Journal of Business Law, pp. 128 – 138, 2016
Posted: 1 Mar 2016
Date Written: 2016
Do shareholders have reserve or residual powers of management when the board is unable or unwilling to act? In Chan Siew Lee v TYC Investment Pte Ltd  5 SLR 409, the Singapore Court of Appeal answered this question in the affirmative. In so doing, the court employed a contractarian approach, rationalising the power as one that is conferred on shareholders by a term implied in the company’s constitution on the basis of necessity or business efficacy. But a closer review will demonstrate that the court’s analysis, despite its overt reliance on contractual principles, is ultimately of a hybrid nature that takes on board both contractual as well as public policy concerns. This approach aptly reflects the complex nature of the company’s internal workings and warns against a reductionist approach that tackles the issue from a monolithic (contractual) perspective.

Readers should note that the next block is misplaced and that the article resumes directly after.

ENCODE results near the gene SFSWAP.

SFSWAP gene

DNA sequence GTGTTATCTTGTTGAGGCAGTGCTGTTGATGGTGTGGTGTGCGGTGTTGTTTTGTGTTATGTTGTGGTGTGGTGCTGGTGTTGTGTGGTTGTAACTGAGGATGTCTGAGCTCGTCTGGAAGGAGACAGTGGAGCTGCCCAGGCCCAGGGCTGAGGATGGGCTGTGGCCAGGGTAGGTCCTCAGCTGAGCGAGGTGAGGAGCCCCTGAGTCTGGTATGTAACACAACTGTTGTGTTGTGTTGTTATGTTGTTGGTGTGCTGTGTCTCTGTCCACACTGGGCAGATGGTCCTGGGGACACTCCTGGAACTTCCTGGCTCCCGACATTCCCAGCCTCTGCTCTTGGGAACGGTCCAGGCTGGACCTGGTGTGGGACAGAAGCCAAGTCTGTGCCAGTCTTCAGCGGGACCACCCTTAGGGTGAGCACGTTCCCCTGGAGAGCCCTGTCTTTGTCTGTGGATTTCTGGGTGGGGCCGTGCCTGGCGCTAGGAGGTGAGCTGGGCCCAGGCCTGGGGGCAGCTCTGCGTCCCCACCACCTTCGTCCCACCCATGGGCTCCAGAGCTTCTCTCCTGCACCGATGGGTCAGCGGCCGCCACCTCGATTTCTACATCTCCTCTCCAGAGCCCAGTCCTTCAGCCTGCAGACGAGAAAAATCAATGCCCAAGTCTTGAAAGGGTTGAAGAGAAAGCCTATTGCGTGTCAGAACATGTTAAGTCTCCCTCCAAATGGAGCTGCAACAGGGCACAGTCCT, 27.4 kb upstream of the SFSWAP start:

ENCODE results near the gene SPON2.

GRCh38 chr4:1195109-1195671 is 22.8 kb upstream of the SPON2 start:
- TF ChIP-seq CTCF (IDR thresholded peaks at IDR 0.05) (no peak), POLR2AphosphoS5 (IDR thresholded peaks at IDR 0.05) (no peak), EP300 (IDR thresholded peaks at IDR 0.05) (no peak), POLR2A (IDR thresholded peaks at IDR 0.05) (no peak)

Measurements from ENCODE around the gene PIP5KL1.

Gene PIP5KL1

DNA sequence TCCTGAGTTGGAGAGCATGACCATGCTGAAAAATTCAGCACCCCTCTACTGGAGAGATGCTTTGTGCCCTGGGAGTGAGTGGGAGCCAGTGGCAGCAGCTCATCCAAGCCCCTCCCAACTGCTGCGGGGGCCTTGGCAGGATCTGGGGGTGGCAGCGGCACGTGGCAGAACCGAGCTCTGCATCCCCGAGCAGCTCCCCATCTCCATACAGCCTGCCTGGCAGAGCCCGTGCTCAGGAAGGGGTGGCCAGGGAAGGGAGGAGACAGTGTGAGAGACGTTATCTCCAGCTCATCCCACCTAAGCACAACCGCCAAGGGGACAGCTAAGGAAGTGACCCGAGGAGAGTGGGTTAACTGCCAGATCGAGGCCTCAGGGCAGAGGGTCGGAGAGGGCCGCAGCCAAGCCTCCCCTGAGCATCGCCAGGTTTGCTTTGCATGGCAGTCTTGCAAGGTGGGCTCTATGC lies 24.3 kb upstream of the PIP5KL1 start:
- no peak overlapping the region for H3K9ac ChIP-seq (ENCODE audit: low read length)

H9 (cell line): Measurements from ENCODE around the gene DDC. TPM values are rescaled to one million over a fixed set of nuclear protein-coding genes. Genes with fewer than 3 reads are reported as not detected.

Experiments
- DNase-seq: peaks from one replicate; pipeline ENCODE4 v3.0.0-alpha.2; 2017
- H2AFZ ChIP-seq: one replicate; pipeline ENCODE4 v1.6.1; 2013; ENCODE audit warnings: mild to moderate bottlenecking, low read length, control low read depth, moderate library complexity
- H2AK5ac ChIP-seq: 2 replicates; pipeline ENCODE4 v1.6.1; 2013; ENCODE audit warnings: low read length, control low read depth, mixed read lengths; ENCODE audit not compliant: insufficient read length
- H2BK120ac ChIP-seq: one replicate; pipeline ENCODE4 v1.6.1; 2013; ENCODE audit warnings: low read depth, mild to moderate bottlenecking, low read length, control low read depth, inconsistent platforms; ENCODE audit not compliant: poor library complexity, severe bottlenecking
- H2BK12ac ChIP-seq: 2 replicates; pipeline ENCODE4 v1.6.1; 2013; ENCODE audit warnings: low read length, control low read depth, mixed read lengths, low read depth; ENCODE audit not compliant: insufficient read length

Suggested Citation: Suggested Citation
Lee, Pey-Woan, Shareholders' Reserve Power: Implied Terms & Public Policy (2016). Journal of Business Law, pp. 128 – 138, 2016; Singapore Management University School of Law Research Paper No. 5/2016. Available at SSRN: https://ssrn.com/abstract=2714691